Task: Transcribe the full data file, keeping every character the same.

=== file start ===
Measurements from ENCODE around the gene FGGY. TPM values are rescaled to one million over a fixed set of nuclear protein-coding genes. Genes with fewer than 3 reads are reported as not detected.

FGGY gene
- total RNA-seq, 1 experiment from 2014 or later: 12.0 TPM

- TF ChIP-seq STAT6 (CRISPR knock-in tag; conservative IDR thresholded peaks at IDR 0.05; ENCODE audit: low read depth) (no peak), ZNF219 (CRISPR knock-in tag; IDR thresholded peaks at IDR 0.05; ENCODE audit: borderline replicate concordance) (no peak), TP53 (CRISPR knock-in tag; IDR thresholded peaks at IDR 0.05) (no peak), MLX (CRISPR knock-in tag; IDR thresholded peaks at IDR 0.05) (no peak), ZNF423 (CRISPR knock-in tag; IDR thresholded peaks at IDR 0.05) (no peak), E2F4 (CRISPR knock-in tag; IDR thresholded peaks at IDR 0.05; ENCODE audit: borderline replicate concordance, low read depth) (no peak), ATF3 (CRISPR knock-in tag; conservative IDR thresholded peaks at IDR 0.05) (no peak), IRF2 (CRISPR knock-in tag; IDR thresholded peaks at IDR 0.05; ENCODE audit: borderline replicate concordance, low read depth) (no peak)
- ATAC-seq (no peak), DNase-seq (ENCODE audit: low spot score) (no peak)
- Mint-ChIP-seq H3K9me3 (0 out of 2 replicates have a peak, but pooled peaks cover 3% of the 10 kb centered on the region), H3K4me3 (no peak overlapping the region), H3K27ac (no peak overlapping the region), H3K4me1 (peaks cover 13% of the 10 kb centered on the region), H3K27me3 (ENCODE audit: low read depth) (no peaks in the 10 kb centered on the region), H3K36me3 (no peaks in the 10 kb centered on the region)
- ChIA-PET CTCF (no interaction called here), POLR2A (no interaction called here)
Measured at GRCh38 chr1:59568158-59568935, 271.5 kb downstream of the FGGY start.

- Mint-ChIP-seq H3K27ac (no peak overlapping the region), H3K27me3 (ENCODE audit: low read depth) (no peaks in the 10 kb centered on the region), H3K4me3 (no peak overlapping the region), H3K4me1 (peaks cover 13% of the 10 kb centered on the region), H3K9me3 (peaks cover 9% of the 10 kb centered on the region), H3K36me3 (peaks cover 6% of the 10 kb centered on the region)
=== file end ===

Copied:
Measurements from ENCODE around the gene FGGY. TPM values are rescaled to one million over a fixed set of nuclear protein-coding genes. Genes with fewer than 3 reads are reported as not detected.

FGGY gene
- total RNA-seq, 1 experiment from 2014 or later: 12.0 TPM

- TF ChIP-seq STAT6 (CRISPR knock-in tag; conservative IDR thresholded peaks at IDR 0.05; ENCODE audit: low read depth) (no peak), ZNF219 (CRISPR knock-in tag; IDR thresholded peaks at IDR 0.05; ENCODE audit: borderline replicate concordance) (no peak), TP53 (CRISPR knock-in tag; IDR thresholded peaks at IDR 0.05) (no peak), MLX (CRISPR knock-in tag; IDR thresholded peaks at IDR 0.05) (no peak), ZNF423 (CRISPR knock-in tag; IDR thresholded peaks at IDR 0.05) (no peak), E2F4 (CRISPR knock-in tag; IDR thresholded peaks at IDR 0.05; ENCODE audit: borderline replicate concordance, low read depth) (no peak), ATF3 (CRISPR knock-in tag; conservative IDR thresholded peaks at IDR 0.05) (no peak), IRF2 (CRISPR knock-in tag; IDR thresholded peaks at IDR 0.05; ENCODE audit: borderline replicate concordance, low read depth) (no peak)
- ATAC-seq (no peak), DNase-seq (ENCODE audit: low spot score) (no peak)
- Mint-ChIP-seq H3K9me3 (0 out of 2 replicates have a peak, but pooled peaks cover 3% of the 10 kb centered on the region), H3K4me3 (no peak overlapping the region), H3K27ac (no peak overlapping the region), H3K4me1 (peaks cover 13% of the 10 kb centered on the region), H3K27me3 (ENCODE audit: low read depth) (no peaks in the 10 kb centered on the region), H3K36me3 (no peaks in the 10 kb centered on the region)
- ChIA-PET CTCF (no interaction called here), POLR2A (no interaction called here)
Measured at GRCh38 chr1:59568158-59568935, 271.5 kb downstream of the FGGY start.

- Mint-ChIP-seq H3K27ac (no peak overlapping the region), H3K27me3 (ENCODE audit: low read depth) (no peaks in the 10 kb centered on the region), H3K4me3 (no peak overlapping the region), H3K4me1 (peaks cover 13% of the 10 kb centered on the region), H3K9me3 (peaks cover 9% of the 10 kb centered on the region), H3K36me3 (peaks cover 6% of the 10 kb centered on the region)